Twitter Reactions: Pakistanis Want An End To Bigotry Following TLP’s Protests After The Asia Bibi Verdict

Asia Bibi verdict

History was made yesterday when a three member bench of the Supreme Court of Pakistan acquitted Asia Bibi who had spent almost 9 long years in solitary confinement after being framed for blasphemy following a personal dispute.

Read: Why Asia Bibi’s Acquittal In The Controversial Blasphemy Case Is Good News For Pakistan!

The Aasia Bibi verdict immediately led to the exchange of congratulatory messages across Pakistani Twitter with people from all walks of life welcoming the court’s decision.

A number of Pakistanis shared how Aasia Bibi’s acquittal was in line with the principles of Islam and how it upheld the integrity of the religion that preaches kindness and justice above all.

However, this happiness was short lived as Tehreek-e-Labbaik Pakistan (TLP) soon began issuing statements that called for mutiny and murder. On the heels of the treacherously dangerous statements came protests by the supporters of Khadim Hussain Rizvi. Living by their tradition, TLP supporters began with blocking highways and important intersections across most cities in the country and resorted to damaging public property.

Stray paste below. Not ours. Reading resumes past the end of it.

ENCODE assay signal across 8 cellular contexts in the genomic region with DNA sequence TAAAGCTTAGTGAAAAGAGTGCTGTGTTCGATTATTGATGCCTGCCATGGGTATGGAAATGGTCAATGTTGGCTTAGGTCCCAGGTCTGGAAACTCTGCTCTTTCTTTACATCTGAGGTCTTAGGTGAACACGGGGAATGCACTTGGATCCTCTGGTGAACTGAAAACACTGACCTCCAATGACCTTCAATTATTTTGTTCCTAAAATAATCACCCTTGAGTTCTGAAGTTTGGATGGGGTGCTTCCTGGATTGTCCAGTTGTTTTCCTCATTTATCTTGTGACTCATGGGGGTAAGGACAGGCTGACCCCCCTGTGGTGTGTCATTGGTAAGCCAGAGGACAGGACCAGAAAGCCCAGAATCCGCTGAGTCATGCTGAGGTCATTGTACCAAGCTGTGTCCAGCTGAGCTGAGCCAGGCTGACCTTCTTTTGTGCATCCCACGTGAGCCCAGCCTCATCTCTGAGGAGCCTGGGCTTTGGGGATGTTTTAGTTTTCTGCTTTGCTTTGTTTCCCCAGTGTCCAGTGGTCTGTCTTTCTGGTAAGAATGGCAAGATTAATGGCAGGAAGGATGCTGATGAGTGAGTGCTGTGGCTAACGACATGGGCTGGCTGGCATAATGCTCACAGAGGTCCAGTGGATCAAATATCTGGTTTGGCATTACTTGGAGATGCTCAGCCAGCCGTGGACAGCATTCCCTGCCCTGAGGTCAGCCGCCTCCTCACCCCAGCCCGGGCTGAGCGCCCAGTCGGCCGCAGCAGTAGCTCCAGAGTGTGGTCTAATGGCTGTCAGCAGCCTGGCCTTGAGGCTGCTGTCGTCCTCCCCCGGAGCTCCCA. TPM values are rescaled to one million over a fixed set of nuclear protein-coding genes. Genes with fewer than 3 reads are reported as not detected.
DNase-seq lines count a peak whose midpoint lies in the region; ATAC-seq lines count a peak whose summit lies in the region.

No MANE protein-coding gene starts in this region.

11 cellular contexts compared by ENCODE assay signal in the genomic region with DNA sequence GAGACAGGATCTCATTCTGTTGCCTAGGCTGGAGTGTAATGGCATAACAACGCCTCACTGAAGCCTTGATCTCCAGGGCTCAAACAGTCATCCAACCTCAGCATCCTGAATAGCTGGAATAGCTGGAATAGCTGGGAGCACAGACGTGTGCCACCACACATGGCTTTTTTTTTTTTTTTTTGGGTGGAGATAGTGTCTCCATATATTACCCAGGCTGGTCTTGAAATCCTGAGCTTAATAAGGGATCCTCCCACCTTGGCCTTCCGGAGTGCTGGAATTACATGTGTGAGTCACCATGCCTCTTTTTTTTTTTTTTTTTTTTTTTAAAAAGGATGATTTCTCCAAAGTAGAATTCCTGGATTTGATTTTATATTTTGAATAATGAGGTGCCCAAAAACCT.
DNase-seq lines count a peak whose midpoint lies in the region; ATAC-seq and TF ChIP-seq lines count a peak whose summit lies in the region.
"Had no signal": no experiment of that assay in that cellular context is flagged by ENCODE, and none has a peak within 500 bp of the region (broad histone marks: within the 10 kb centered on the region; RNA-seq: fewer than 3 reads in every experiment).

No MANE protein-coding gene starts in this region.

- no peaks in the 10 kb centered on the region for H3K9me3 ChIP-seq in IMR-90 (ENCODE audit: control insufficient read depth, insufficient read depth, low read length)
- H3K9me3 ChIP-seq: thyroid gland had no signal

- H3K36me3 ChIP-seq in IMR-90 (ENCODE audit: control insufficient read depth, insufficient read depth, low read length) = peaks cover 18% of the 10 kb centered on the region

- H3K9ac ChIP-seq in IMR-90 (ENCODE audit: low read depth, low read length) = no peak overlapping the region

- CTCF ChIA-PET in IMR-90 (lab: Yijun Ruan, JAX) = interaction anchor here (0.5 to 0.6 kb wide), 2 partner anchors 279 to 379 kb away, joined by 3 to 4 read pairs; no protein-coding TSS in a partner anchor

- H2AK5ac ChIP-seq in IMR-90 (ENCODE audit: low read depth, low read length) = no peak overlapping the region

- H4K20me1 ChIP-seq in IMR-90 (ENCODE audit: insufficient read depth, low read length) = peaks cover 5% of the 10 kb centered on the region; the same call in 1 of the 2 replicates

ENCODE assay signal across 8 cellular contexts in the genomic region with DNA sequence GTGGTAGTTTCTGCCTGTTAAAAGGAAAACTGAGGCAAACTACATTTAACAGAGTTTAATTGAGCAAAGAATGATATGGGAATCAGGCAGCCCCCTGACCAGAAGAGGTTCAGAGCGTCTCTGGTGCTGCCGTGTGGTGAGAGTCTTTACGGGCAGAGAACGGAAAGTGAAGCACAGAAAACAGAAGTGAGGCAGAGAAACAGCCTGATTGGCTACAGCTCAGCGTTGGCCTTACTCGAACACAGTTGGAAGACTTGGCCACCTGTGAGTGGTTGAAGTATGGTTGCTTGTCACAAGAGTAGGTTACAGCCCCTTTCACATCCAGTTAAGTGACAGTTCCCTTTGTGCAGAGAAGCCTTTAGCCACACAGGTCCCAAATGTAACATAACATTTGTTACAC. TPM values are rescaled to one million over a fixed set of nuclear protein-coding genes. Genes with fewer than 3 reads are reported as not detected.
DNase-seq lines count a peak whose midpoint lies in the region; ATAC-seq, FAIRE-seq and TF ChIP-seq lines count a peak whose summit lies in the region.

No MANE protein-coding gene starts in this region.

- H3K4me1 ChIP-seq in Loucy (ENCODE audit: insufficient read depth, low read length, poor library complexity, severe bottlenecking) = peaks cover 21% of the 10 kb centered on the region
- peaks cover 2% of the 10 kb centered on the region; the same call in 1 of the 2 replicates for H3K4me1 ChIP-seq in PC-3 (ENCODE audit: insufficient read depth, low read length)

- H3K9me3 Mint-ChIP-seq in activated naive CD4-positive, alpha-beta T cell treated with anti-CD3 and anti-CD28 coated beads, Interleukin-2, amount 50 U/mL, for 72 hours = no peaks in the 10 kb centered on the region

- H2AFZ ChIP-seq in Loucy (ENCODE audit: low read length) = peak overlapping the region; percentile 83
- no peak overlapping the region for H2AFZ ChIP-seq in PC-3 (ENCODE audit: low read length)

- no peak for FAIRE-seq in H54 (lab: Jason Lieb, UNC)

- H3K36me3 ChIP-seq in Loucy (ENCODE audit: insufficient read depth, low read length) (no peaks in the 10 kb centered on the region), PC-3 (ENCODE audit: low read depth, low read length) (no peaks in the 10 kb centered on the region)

The rapidly deteriorating law and order situation propelled Prime Minister Imran Khan to address the nation last evening. In his widely hailed address, the Premier took a strong stance against TLP and the likes, warning them against challenging the writ of the state.

Despite Khan’s strong words, an uncertain and tense environment continues to persist across Pakistan with many cities experiencing a partial shutdown. There are also sporadic reports of skirmishes between law enforcers and the protesters while people’s ability to travel in many parts of  the country has been seriously compromised.

In the face of yet another incident of loud hate-mongering, Pakistanis are showing an unprecedented resolve against bigotry, demanding an end to the power of the radical forces.

One theme that is recurrent in the tweets of most Pakistanis is the call to reclaim Islam from those who have been allowed to keep the faith of more than 90% of the country hostage for their own vested interests.


While most Pakistanis are in a somber mood, there are of course those who have found a way to laugh despite the unfolding madness.

Whether the state will live take any decisive action against TLP and other entities that are visibly damaging Pakistan with their words and actions is yet to be seen. What is however crystal clear is that the majority of Pakistanis are fed-up of living under the shadow of the intolerant and radical.



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